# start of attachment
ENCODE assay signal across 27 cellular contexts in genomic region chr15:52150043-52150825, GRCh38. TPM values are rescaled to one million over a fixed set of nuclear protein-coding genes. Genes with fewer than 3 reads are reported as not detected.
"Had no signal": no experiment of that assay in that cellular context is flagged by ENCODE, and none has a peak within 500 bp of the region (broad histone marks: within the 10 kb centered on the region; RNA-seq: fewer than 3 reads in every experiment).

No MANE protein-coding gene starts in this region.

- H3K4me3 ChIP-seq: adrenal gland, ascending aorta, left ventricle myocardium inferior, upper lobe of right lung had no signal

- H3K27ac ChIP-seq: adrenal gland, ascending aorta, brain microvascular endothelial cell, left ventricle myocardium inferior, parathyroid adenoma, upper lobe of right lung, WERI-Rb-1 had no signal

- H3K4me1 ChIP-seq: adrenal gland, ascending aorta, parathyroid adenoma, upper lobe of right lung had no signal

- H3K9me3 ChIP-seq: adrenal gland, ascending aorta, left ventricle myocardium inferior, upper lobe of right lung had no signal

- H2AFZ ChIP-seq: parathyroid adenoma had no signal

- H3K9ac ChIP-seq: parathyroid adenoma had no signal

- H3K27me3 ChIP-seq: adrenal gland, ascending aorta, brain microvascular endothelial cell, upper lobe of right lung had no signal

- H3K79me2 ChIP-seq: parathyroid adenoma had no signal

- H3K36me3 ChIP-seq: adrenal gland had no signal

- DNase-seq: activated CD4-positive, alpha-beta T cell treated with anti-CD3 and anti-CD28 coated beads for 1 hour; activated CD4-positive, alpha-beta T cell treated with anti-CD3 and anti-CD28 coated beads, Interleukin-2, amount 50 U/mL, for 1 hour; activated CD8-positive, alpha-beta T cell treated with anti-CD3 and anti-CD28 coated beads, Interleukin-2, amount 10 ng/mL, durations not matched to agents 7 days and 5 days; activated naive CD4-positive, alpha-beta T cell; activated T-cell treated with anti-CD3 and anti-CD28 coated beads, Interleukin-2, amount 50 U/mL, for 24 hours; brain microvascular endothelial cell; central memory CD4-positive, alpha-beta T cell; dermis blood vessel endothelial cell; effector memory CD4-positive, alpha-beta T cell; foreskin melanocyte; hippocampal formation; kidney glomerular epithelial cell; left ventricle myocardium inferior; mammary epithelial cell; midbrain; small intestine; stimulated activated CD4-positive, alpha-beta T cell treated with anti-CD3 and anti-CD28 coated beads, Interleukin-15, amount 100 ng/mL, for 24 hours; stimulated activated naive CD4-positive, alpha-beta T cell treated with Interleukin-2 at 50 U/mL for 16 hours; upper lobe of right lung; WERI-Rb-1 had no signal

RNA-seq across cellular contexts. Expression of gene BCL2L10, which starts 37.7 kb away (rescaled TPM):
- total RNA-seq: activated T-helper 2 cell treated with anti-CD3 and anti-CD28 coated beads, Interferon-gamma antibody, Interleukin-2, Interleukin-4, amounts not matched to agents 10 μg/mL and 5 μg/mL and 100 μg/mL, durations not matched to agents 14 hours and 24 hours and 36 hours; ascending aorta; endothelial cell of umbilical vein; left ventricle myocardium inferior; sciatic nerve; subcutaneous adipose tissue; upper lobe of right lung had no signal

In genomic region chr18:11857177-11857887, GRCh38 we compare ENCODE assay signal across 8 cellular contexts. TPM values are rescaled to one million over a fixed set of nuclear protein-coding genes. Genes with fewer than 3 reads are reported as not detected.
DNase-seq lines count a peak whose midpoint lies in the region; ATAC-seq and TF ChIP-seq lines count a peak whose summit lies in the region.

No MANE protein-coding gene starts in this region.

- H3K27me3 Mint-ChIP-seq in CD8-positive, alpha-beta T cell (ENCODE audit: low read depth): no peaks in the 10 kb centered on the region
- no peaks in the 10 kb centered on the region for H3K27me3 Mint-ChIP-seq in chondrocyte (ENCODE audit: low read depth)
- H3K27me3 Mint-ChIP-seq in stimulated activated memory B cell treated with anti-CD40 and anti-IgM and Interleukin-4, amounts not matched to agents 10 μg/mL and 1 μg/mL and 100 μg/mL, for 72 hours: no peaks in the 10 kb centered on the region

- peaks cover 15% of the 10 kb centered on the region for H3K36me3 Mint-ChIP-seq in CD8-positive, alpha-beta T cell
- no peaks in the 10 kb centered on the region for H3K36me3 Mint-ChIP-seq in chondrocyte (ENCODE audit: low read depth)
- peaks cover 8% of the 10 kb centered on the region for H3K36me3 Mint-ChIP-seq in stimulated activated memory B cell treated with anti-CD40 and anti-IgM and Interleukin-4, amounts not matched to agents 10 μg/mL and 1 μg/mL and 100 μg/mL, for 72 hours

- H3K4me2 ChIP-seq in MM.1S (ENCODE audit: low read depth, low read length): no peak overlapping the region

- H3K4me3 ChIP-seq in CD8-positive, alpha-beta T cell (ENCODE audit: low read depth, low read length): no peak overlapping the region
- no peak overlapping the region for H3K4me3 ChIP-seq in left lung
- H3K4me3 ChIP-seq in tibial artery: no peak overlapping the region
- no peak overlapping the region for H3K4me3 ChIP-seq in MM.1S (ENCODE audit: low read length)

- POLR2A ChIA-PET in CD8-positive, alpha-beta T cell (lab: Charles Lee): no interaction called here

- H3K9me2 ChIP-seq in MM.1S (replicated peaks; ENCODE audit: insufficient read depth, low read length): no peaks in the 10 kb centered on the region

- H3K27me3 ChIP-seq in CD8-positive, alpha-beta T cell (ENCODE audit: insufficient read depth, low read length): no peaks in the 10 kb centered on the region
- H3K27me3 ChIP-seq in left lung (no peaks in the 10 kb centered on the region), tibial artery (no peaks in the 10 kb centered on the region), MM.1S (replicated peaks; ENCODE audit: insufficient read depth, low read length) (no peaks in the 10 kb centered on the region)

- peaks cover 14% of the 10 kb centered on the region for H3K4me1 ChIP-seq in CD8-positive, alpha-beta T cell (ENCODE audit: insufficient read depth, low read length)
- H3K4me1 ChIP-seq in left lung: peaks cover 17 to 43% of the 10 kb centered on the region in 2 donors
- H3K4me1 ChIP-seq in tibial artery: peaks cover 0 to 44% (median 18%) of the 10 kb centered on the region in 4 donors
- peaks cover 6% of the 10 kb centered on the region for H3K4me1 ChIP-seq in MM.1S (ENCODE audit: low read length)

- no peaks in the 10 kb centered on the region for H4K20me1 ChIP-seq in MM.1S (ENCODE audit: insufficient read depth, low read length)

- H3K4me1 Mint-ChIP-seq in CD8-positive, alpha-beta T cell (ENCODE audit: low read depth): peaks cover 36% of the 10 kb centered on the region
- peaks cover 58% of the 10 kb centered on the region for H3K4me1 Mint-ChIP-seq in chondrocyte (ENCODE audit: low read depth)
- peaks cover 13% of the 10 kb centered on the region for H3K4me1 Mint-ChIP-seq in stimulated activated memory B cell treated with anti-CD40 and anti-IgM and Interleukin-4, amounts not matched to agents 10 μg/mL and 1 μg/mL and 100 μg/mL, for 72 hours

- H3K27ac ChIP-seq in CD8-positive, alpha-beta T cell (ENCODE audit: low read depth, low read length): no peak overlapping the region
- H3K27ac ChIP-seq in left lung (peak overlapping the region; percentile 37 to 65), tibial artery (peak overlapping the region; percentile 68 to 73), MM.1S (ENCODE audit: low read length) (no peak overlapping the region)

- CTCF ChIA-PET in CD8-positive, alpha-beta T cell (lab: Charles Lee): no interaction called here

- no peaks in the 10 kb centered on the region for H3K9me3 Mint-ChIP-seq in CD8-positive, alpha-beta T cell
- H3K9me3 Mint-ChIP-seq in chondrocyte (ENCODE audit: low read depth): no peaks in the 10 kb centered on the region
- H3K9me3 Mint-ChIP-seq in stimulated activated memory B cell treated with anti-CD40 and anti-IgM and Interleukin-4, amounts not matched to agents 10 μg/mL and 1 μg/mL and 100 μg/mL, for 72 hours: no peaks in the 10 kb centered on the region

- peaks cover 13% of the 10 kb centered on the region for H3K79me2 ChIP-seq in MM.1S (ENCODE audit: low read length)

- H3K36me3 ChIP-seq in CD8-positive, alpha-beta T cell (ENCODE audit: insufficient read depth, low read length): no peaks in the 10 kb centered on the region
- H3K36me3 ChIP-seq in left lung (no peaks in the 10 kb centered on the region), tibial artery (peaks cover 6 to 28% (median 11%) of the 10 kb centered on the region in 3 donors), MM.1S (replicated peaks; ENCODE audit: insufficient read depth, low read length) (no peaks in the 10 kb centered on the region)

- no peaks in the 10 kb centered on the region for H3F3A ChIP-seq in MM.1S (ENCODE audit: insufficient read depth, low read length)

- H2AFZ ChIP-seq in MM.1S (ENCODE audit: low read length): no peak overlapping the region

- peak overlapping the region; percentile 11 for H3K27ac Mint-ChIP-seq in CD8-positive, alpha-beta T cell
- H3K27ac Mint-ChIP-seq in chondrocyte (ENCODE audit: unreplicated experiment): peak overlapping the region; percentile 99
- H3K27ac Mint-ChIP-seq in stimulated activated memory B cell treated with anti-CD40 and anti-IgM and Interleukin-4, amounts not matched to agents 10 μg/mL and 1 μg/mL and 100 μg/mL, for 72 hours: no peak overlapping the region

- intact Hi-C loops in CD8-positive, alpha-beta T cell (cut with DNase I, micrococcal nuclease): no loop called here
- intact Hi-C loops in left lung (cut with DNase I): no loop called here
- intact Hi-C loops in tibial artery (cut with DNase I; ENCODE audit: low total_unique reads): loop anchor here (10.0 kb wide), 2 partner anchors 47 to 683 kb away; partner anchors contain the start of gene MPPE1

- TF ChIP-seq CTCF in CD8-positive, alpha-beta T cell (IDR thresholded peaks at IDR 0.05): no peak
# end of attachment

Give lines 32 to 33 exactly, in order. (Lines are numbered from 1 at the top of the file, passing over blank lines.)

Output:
- H3K27me3 ChIP-seq in CD8-positive, alpha-beta T cell (ENCODE audit: insufficient read depth, low read length): no peaks in the 10 kb centered on the region
- H3K27me3 ChIP-seq in left lung (no peaks in the 10 kb centered on the region), tibial artery (no peaks in the 10 kb centered on the region), MM.1S (replicated peaks; ENCODE audit: insufficient read depth, low read length) (no peaks in the 10 kb centered on the region)